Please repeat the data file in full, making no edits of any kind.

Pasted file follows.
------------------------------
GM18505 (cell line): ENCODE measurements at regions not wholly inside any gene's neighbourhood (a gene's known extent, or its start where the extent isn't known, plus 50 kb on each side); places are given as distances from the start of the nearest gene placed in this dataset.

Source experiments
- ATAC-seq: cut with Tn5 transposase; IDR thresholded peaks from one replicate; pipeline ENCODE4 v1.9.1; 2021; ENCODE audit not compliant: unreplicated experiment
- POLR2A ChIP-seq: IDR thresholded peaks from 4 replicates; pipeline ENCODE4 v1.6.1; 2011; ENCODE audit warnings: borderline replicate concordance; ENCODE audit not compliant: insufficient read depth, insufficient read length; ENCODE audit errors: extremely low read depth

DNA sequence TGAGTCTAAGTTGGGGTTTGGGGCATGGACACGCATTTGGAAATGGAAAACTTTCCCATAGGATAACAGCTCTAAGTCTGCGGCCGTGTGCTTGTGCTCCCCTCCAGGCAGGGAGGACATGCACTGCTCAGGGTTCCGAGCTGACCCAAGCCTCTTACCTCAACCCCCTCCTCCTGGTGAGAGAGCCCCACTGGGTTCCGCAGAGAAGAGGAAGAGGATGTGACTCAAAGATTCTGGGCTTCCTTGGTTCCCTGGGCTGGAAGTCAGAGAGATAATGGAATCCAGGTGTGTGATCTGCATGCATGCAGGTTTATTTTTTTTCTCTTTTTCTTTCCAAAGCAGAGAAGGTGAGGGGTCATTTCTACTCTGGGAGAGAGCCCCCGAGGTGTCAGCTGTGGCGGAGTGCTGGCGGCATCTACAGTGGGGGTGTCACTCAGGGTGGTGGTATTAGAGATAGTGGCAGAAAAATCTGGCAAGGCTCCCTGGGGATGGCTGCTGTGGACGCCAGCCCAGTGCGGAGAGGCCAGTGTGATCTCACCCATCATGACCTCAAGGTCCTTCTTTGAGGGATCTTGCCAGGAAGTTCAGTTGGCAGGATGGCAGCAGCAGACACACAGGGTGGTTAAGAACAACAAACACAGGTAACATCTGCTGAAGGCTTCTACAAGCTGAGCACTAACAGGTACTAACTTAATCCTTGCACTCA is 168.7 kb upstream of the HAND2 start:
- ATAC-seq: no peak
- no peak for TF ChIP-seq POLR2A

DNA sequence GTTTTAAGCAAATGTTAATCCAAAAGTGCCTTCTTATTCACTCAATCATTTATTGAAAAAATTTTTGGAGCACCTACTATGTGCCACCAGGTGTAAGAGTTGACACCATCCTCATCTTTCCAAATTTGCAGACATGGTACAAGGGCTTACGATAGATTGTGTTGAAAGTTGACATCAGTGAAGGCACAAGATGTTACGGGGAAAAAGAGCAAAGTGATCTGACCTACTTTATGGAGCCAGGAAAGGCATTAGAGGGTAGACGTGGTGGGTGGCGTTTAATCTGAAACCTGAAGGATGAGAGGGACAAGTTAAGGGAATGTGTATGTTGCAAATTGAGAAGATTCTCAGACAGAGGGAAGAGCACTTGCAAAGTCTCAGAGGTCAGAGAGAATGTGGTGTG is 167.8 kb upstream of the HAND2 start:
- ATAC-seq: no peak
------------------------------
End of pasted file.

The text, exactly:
GM18505 (cell line): ENCODE measurements at regions not wholly inside any gene's neighbourhood (a gene's known extent, or its start where the extent isn't known, plus 50 kb on each side); places are given as distances from the start of the nearest gene placed in this dataset.

Source experiments
- ATAC-seq: cut with Tn5 transposase; IDR thresholded peaks from one replicate; pipeline ENCODE4 v1.9.1; 2021; ENCODE audit not compliant: unreplicated experiment
- POLR2A ChIP-seq: IDR thresholded peaks from 4 replicates; pipeline ENCODE4 v1.6.1; 2011; ENCODE audit warnings: borderline replicate concordance; ENCODE audit not compliant: insufficient read depth, insufficient read length; ENCODE audit errors: extremely low read depth

DNA sequence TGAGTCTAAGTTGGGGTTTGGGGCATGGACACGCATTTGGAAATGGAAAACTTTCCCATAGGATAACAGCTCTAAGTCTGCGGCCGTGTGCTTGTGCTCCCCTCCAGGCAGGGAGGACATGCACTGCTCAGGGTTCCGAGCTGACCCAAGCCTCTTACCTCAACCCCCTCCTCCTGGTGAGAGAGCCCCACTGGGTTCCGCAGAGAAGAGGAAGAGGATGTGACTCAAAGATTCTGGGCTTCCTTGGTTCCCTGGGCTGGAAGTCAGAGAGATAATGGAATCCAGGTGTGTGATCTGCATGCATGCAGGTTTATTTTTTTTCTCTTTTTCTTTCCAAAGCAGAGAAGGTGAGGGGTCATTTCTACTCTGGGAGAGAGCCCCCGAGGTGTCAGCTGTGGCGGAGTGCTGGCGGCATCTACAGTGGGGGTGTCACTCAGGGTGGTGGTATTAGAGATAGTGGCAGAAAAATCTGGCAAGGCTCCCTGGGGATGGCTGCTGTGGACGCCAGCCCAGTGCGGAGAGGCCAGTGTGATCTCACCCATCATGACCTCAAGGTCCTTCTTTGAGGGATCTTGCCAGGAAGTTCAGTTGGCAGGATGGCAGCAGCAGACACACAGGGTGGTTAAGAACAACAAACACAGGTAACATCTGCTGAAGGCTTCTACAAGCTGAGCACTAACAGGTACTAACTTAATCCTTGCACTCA is 168.7 kb upstream of the HAND2 start:
- ATAC-seq: no peak
- no peak for TF ChIP-seq POLR2A

DNA sequence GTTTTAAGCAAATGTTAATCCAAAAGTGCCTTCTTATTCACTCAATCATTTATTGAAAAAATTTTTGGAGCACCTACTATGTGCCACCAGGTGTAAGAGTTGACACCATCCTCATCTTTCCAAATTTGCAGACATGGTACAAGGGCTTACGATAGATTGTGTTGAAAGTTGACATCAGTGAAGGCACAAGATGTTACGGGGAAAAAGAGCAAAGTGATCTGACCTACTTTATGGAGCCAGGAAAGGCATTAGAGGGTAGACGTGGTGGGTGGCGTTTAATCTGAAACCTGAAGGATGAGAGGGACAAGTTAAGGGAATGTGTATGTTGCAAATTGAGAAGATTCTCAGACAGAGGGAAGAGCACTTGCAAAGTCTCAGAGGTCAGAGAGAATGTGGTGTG is 167.8 kb upstream of the HAND2 start:
- ATAC-seq: no peak